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Title

Residual paroxysm of unspoken and extended closures interrogated by a malady of necrogenic subterfuge with a nice exit

1993
2008

Artist

Adam Cullen

Australia

09 Oct 1965 – 28 Jul 2012

  • Details

    Dates
    1993
    2008
    Media category
    Installation
    Materials used
    television, air-conditioning filters, rubber, fiberglass bath, disposable nappies, various adhesives, glass-filament adhesive tape, pharmaceutical apparatus, wood, plastic/paper, sheeting, timber, varnish, mucus, ink
    Dimensions
    75.0 x 600.0 x 700.0 cm
    Signature & date

    Not signed. Not dated.

    Credit
    Gift of the artist 2008
    Location
    Not on display
    Accession number
    328.2008.a-h
    Copyright
    © Estate of Adam Cullen. Licensed by Copyright Agency

    Reproduction requests

    Artist information
    Adam Cullen

    Works in the collection

    11

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  • About

    “As an object ‘Residual paroxysm…’ recalls bodgie hospital apparatus, some sort of amateur scientific experiment, or even a home-made distillery. The components, resembling an injecting apparatus and its circulatory tubes and elements, suggest a narcotics culture made manifest. The TV is the broken animus of the circuitry/circulation system, a key to the implied exchange of fluids through the plastic tubing and matter oozing around the work. Curator and academic Edward Colless described this sculpture as both ‘criminal and aberrant’ and went on to discuss it in highly sexualized terms as a failed reproductive drive, seeing the equipment as engaged in a potential exchange of bodily fluids, but one that merged the suggestion of human genitals and technology, co-joining television and human reproduction. Colless finished with ‘If this is an emblem of maternity, then it is one convulsed in abortion. If an emblem of paternity, then it is accomplished in a dry and vain copulation’. These dysfunctional medical and anatomical analogies are not inappropriate as Cullen has often been quoted as described his work as a form of palliative care, a way of making incurable problems bearable.”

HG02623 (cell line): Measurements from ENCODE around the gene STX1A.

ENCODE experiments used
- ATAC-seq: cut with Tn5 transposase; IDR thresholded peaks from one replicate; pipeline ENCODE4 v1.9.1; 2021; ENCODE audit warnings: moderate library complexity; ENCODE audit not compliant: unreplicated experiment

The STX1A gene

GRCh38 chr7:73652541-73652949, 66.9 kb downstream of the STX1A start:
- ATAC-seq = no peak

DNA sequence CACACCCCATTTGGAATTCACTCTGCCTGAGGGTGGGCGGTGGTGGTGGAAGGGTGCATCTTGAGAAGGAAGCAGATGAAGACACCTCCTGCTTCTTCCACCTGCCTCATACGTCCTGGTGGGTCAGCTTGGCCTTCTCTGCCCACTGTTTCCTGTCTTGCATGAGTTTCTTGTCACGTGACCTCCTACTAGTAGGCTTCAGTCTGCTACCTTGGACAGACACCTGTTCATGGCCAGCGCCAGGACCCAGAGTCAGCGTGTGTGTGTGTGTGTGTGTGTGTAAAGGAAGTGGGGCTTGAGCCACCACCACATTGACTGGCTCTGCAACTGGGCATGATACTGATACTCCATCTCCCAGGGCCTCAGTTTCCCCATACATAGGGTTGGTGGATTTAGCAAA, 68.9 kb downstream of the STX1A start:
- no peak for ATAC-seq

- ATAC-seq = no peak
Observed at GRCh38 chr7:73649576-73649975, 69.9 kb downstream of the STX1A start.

From Wayne Tunnicliffe, ‘Let’s get lost’ in Wayne Tunniliffe (ed.) Let’s get lost, Art Gallery of New South Wales, (exh. cat.), Sydney, 2000, p 11

  • Exhibition history

    Shown in 2 exhibitions

  • Bibliography

    Referenced in 7 publications

Other works by Adam Cullen

See all 11 works